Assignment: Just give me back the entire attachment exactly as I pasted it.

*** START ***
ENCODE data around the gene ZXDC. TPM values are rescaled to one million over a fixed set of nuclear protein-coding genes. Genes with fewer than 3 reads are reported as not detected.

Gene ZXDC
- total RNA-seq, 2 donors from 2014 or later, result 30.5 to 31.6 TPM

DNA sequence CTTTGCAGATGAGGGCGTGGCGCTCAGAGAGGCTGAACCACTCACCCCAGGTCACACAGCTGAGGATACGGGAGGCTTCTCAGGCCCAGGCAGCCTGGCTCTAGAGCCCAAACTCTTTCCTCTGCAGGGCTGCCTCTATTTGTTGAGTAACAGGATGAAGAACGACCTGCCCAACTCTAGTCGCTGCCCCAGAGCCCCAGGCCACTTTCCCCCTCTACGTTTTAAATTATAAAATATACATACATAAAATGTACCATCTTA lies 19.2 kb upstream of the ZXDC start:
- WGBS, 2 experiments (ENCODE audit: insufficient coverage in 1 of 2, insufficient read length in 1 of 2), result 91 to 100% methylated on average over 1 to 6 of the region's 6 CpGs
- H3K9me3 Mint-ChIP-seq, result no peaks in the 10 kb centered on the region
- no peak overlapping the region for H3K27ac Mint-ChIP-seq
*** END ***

ENCODE data around the gene ZXDC. TPM values are rescaled to one million over a fixed set of nuclear protein-coding genes. Genes with fewer than 3 reads are reported as not detected.

Gene ZXDC
- total RNA-seq, 2 donors from 2014 or later, result 30.5 to 31.6 TPM

DNA sequence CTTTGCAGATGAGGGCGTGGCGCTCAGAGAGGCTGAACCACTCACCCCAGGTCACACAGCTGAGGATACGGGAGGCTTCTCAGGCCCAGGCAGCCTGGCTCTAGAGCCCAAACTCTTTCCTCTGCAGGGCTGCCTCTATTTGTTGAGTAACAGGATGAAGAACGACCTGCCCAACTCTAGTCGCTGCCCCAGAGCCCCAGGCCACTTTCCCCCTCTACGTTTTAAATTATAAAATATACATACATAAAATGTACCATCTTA lies 19.2 kb upstream of the ZXDC start:
- WGBS, 2 experiments (ENCODE audit: insufficient coverage in 1 of 2, insufficient read length in 1 of 2), result 91 to 100% methylated on average over 1 to 6 of the region's 6 CpGs
- H3K9me3 Mint-ChIP-seq, result no peaks in the 10 kb centered on the region
- no peak overlapping the region for H3K27ac Mint-ChIP-seq